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BAMS Fest returns to Franklin Park

Festival centers around Black and brown artists

Celina Colby
Celina Colby is an arts and travel reporter with a fondness for Russian novels.... VIEW BIO
BAMS Fest returns to Franklin Park

Banner Arts & Culture Sponsored by Cruz Companies

Boston Art & Music Soul Festival (BAMS Fest), the only Boston music festival designed to specifically highlight Black and brown artists, is back this month with a lineup of national and local names featuring BJ the Chicago Kid, Rapsody, Xavier Omär, Elle Varner and many more. This sprawling two-day music festival in Franklin Park has become a beloved summer tradition among Bostonians.

A performance at BAMS Fest 2023. PHOTO: KBARBERPHOTOGRAPHY

In addition to more than 30 musical artists on the main stage, the festival has a Beat Feet Dance program, where attendees can learn Afro-diasporic dance styles from local choreographers; a Vendor Village of local Black-owned businesses, curated by Black Owned Bos.; and Soul Food Row, a curated selection of food trucks dishing out jollof rice and fried chicken to energize the dance moves.

“Discovery is huge,” says BAMS Fest founder Catherine T. Morris. “[Festivalgoers] enter into a green space and they are transformed, they are empowered, they are encouraged, they feel the love, it does feel soulful. And that their own perception about our city, historically, is changed … in a positive way.”

New to the festival this year is Kidchella, a stage featuring local youth musicians ages 14 to 22, intended to highlight the next generation of BAMS Fest artists. This stage was made in partnership with Beat the Odds Boston, the Josh Kraft Mattapan Teen Center, Zumix and 617Peak.

Enjoying the music at BAMS Fest 2023. PHOTO: KBARBERPHOTOGRAPHY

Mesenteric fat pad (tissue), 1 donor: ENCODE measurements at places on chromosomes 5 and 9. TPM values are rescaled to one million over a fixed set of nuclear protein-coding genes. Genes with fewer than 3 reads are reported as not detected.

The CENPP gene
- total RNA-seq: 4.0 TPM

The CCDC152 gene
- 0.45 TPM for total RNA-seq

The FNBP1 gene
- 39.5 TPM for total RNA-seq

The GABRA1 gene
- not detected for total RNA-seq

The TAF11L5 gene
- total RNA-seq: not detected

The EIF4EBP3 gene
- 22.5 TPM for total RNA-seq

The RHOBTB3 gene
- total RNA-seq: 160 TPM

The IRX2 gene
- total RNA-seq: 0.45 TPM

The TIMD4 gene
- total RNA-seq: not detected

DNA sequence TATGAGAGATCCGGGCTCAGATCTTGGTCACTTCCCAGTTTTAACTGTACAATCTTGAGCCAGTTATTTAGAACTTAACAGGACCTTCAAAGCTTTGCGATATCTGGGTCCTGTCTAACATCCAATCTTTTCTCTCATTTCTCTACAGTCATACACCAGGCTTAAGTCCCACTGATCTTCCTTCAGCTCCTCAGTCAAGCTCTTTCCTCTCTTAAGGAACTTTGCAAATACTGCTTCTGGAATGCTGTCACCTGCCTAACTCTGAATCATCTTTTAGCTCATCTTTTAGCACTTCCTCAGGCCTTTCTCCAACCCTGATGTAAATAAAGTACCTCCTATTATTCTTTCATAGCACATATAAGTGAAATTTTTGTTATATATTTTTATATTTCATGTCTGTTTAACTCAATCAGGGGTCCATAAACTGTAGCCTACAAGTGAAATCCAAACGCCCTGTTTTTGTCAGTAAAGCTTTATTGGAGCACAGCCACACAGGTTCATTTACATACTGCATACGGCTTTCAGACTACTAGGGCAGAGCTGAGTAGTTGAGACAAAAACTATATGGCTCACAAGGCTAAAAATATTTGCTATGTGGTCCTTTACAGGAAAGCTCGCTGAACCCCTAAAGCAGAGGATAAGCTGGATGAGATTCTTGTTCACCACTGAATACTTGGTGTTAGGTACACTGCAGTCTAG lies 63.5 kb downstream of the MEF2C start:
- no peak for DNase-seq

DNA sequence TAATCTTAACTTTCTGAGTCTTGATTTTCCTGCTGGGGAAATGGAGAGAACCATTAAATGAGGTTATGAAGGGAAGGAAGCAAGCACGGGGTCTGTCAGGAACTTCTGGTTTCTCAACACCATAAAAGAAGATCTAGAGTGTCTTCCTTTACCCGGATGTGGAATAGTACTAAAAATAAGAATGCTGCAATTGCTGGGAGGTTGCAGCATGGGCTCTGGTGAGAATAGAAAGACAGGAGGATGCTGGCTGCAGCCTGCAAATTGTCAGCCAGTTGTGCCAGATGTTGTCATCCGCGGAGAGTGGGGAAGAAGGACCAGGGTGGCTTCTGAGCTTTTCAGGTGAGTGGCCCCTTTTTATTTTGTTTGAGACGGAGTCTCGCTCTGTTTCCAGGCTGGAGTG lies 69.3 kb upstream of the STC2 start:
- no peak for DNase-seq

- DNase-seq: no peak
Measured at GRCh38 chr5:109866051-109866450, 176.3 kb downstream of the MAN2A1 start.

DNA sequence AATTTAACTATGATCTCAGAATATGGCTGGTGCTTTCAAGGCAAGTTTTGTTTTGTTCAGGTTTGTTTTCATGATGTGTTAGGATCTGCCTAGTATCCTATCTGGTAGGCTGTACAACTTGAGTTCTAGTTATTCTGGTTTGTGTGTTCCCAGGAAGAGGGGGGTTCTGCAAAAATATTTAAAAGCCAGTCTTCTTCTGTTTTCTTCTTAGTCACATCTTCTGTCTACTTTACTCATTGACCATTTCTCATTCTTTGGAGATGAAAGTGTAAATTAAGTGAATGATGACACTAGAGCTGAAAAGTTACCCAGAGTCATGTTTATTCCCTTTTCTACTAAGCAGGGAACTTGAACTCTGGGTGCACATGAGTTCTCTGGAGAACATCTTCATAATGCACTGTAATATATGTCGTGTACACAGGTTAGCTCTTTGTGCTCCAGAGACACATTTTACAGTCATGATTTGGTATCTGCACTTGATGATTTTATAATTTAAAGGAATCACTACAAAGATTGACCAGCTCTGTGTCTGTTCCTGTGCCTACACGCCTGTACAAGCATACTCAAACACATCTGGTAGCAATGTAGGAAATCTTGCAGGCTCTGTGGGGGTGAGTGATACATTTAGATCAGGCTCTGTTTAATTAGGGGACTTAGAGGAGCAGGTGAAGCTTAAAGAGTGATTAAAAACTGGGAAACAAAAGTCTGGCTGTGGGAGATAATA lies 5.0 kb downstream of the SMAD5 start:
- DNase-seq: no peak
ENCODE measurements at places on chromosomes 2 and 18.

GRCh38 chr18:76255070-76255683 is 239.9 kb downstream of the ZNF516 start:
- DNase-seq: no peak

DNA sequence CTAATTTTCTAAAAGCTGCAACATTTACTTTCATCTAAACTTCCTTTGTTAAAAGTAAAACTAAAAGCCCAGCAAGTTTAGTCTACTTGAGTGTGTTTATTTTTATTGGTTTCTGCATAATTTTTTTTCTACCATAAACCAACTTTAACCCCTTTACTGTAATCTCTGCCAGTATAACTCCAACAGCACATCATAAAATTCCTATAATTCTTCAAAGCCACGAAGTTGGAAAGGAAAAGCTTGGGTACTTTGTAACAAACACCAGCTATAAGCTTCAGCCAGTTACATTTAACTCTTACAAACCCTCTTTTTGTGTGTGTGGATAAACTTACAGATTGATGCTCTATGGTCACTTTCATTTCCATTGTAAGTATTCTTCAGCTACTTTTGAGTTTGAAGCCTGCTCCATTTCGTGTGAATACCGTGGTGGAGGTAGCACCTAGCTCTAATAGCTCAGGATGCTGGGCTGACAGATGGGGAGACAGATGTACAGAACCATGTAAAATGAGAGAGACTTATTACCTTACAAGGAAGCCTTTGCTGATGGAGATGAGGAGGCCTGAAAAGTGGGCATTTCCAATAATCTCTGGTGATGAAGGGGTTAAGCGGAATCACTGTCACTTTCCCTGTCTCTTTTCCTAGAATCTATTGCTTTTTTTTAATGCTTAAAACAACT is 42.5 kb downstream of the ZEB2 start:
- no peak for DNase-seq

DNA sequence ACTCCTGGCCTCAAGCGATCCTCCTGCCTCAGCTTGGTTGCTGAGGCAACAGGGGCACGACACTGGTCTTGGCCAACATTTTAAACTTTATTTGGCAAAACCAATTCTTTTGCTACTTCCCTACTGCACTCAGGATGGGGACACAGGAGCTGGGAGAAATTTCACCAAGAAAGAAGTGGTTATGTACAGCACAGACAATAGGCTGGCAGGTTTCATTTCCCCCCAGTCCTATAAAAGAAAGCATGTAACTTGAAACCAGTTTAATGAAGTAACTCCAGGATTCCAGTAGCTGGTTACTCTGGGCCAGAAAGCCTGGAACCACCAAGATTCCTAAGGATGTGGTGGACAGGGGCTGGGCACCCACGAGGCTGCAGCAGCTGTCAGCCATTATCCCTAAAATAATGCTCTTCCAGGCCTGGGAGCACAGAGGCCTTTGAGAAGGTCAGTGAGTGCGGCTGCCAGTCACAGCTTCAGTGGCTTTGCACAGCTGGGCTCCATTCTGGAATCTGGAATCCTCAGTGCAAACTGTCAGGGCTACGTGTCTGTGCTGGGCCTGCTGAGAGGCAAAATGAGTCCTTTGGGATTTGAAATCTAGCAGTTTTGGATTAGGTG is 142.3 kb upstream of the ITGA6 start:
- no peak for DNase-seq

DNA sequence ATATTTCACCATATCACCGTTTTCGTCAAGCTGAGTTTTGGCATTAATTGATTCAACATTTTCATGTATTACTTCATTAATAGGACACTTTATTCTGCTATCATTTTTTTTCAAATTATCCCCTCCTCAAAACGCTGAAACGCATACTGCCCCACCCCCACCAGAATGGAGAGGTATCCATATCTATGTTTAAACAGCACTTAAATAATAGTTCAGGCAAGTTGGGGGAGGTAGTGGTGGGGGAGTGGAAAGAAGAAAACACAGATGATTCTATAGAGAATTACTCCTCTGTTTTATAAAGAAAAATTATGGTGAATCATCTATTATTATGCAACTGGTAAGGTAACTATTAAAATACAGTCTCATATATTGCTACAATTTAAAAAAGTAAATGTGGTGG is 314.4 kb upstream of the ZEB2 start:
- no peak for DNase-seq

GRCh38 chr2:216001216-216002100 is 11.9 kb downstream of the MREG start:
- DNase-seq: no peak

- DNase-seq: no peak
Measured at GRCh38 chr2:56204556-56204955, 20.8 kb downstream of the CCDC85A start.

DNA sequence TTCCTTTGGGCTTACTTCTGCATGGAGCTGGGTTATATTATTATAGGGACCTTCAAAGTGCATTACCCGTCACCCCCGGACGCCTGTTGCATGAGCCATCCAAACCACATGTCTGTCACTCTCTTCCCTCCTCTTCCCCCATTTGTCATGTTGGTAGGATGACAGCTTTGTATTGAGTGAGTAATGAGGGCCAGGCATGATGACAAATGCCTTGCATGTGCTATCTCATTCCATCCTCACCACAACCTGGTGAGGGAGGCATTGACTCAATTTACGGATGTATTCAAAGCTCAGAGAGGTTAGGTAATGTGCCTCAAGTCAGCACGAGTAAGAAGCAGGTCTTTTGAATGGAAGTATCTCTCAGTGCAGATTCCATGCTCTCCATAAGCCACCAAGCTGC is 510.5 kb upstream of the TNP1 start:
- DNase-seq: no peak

The Rep Your City visual art program will also have a fresh spin. Since 2018, BAMS Fest has had regional artists make and showcase work during the festival. This year, three artists will create work live, paying homage to Boston, and visitors can view an exhibition of 14 works collected by the festival over the years. The exhibition artworks are for sale and 75% of the proceeds go directly to the artists.

Roxbury native singer-songwriter Karim, self-dubbed “The Last Roxburian,” will perform at BAMS Fest for the first time this year. Karim’s music blends years of influence from jazz, R&B, hip-hop, gospel, classical and more. He also uses fashion and textiles to make a statement, working with local designers and shops like Lola and Clothes by Tomo.

Fun for everyone at BAMS Fest 2023. PHOTO: KBARBERPHOTOGRAPHY

Festivals like BAMS Fest are important, Karim says, “Because a lot of local artists don’t get the platform that they deserve. And there’s so much talent in the area, but it gets looked over a lot, especially in the more inner city parts. People don’t even think there’s Black people here, but we make 25% of the city.”

BAMS Fest has consistently grown since its inception in 2018. Morris expects between 10,000 and 15,000 attendees this year. Though the Franklin Park festival is the headlining event of the BAMS Fest organization, it’s hardly the group’s only cultural contribution to Boston. The organization hosts between 30 and 50 additional concerts and events throughout the year.


BAMS Fest’s big event this year takes place Saturday, June 29 from 12–9 pm, and Sunday, June 30 from 12–8 pm at the Franklin Park Playstead field. The site is near the Elma Lewis Playhouse in the Park, where in 1966, Elma Lewis began the tradition of featuring Black performers. Nearly 60 years later, BAMS Fest and other summer concerts continue that tradition.

The festival has been and continues to be free and open to the public. But the organization is adopting a pay-what-you-can model for entry, so that the event can continue to be accessible to all while attendees with the resources can help support the BAMS Fest mission.

“BAMS Fest is an organization that really is on the frontlines of fighting for some very important things, especially through an arts and culture lens, so that everyone benefits and that they just have fun,” says Morris. “It’s OK, let your hair down, you have permission to be your authentic self. You have permission to bring your alter ego to the festival.”

arts, BAMS Fest, Boston festivals, Catherine T. Morris, Franklin Park, music